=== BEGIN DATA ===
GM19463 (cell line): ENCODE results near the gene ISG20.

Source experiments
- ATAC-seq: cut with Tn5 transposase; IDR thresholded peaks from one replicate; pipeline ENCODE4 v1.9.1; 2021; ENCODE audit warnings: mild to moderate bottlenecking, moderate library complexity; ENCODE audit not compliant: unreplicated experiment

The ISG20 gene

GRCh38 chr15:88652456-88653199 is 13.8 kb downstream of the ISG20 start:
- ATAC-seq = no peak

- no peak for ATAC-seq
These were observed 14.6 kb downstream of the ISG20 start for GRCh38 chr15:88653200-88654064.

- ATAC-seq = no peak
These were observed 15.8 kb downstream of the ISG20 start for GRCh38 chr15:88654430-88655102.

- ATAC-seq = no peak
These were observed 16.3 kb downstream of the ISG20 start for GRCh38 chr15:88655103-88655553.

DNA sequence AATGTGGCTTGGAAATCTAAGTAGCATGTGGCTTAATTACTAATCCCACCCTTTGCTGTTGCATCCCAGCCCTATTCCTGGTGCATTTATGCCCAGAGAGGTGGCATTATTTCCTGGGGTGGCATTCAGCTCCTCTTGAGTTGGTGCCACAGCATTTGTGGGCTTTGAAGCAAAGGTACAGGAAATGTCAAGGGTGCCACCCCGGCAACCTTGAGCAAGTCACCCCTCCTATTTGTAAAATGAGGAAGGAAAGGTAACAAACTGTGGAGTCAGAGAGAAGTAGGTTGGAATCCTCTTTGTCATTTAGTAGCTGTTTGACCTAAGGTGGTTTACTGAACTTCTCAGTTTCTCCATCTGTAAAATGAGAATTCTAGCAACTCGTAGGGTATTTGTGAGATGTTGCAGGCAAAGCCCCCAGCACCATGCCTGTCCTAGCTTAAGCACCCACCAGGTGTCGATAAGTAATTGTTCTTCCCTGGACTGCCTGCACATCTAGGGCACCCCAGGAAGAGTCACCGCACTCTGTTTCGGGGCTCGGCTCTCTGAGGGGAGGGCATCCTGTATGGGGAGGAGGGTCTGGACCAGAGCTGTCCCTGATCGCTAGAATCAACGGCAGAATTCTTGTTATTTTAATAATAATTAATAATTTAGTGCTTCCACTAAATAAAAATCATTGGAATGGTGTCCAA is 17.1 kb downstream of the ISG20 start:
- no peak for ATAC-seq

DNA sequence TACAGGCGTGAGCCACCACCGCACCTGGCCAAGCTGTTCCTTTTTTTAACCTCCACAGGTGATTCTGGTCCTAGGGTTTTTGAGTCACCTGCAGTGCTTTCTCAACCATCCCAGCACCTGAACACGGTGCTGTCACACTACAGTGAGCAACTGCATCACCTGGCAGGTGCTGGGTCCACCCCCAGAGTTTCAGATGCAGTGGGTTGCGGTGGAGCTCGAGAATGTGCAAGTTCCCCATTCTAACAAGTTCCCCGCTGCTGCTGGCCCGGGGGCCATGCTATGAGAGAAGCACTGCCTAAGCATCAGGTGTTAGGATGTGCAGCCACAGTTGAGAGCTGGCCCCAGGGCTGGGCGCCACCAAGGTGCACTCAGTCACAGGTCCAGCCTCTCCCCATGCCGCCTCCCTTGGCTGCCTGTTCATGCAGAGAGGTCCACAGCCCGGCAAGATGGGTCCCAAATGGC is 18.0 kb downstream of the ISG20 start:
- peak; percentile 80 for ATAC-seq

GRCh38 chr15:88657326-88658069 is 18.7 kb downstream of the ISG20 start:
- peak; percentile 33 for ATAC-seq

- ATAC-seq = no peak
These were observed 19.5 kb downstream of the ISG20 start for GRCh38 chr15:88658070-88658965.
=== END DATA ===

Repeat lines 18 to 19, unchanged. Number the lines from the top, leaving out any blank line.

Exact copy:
- peak; percentile 33 for ATAC-seq

- ATAC-seq = no peak